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Imaging a Dual Boot setup using Norton Ghost 14

Posted on 2008-06-12
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My primary Hard Drive has 5 Partitions.  The first two partitions are used to Dual Boot between XP & Vista.  I purchased a copy of Ghost 14.  
Here is what I'm trying to accomplish:
I would like to create an image/recovery point of the two OS partitions, or the entire Hard Drive (if necessary).  This will be a one-time backup following a clean install (after I install and configure my essential Apps and Utilities).  The idea is that if the HD dies, or if corruption occurs, I would be able to replace the hard drive, boot into a recovery CD and restore the OS partitions (or the entire hard drive) to the way it was the day I created the backup (i.e. not only bootable, but also retaining the boot loader settings for my dual boot configuration).
I have an external USB drive to store the images on.  Do I want to create recovery points for just the two partitions in question, for all of the partitions on the hard disk, or do I need to copy the entire disk, using the 'Copy my Hard Drive' function?  The 'Copy my Hard drive' function confuses me, because it only allows me to select one partition at a time as opposed to an entire Hard Disk (which consists of 5 partitions in my case).
If the entire hard drive has to be backed up/restored, I'm not concerned with the other 3 partitions as I have daily backups of those in another location, and they are relatively small.  I do, however, need the other 3 partitions to exist and be the same size after the restore.
Any help is appreciated.
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Question by:AdamKarp
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>> The 'Copy my Hard drive' function confuses me,

The "copy my hard drive" function is normally used when someone is running out of space and is planning on IMMEDIATELY replacing the hard drive with a new one.  The problem with it (as you pointed out) is that it only copies one partition at a time.  If it worked and was called "copy my entire hard drive" it would be a lot better.  DON'T use it in your situation.

The function you want is to create backup-image-files (called recovery points in Ghost language).  In case of a total hard drive failure, you buy new hard drive, replace the drive with your new/blank/unformatted drive, boot from Ghost cd, point to your external usb2 hard drive, and restore the computer.

If you want to have a complete backup image, create a definition of My Computer, which will create images of all partitions.  I have one of those stored in a folder on my usb2 drive.

Thereafter, create another backup definition of just the partition you want to backup.  Create another for the other partition you want to backup.
When/if you need to restore individual partitions, you won't need to worry about the boot loader.  I think the mbr is saved for all backup recovery points taken.  You would restore it (it's an option) if replacing a drive with a new/blank/unformatted drive.

Since you have a dual-boot configuration, it would be good to test your backup to confirm everything.  Take a complete recovery point backup of My Computer, then get a new/blank/unformatted hard drive (or zero out a space one, so it is blank).  Carefully disconnect your hard drive, cable in the new one, and try to boot from cd and recover everything.  Double check everything, be careful when swapping drives, cables, etc.  Don't restore the wrong one.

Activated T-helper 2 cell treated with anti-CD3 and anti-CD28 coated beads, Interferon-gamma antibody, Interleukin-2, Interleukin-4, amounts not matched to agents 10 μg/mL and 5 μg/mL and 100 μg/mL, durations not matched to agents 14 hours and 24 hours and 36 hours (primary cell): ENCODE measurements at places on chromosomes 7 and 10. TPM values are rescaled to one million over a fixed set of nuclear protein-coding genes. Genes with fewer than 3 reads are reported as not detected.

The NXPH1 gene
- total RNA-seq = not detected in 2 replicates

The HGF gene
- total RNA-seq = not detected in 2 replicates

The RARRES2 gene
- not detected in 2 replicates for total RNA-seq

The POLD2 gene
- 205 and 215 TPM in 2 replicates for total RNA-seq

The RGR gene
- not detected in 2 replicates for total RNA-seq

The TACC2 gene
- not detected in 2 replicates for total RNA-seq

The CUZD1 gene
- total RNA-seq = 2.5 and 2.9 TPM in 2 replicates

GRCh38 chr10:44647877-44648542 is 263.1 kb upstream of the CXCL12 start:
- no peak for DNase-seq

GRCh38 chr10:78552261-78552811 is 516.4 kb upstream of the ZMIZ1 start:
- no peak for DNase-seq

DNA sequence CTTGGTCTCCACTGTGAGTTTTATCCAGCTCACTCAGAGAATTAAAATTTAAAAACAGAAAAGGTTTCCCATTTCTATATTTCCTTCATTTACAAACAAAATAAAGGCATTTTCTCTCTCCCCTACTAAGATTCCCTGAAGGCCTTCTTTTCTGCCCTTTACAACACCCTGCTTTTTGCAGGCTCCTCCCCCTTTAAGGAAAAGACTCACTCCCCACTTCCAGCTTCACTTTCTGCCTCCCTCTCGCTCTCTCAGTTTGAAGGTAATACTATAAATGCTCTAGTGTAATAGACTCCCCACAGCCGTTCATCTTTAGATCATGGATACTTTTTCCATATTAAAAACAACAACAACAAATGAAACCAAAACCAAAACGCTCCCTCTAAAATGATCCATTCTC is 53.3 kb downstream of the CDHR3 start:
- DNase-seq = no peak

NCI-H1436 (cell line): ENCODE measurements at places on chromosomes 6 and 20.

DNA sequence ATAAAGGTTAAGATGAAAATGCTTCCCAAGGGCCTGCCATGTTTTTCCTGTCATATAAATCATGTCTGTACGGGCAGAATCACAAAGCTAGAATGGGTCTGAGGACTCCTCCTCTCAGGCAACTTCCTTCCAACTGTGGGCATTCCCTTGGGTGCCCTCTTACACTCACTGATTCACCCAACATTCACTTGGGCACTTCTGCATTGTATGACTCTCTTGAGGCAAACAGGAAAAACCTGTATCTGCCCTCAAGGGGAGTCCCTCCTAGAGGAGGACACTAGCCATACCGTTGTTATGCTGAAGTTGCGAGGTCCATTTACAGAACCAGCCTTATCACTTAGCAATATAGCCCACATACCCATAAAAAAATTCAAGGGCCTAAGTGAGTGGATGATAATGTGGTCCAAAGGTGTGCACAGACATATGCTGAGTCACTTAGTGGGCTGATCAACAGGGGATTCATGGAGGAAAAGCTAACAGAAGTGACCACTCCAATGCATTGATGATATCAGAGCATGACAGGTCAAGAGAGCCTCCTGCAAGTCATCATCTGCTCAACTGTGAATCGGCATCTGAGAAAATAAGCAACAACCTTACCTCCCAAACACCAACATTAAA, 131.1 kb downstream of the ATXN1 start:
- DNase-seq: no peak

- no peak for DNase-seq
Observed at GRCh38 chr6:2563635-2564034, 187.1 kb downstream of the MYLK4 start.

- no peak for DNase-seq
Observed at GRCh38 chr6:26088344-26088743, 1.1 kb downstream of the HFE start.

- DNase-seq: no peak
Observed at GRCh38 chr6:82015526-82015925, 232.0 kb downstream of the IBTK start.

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Look at this extensive guide for dual boot considerations:

Separating Vista and XP when using Vista's Boot Manager
http://www.themudcrab.com/separatevistaxp.php
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by:AdamKarp
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Thanks for the info. I will run a test backup/restore over the weekend.  If it works, I will be doing a clean install (hopefully for the last time until Windows 7), and creating fresh recovery points.  I'll let you know how I make out.  Thanks again.
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Another advantage of creating backup image files (Recovery Points) is that they are compressed and contain only the amount of data USED in the partition.  So it is very easy to create multiple backup generations weekly or montlhy and store them on a 500GB external hard drive.  You can even tell Ghost 14 to break them into (for example) 4 or 8 gb chunks so that you can later burn the chunks to a single/double layer DVDs for offsite storage.  
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Thanks for the info.  I ran a test backup and then restored to a spare hard drive.  The machine wouldn't boot.  But it only took a few minutes to repair the boot sector.
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Thanks for getting me on track.
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>> Thanks for the info.  I ran a test backup and then restored to a spare hard drive.  The machine wouldn't boot.

Glad you have it working now.  Ghost works best when restoring to a new/blank/unformatted drive.  If you use a "spare" hard drive, if you wipe the drive first or zero it with utility, usually works fine.  I suspect in your case Ghost did not restore the master boot record or option wasn't selected.

Good luck.
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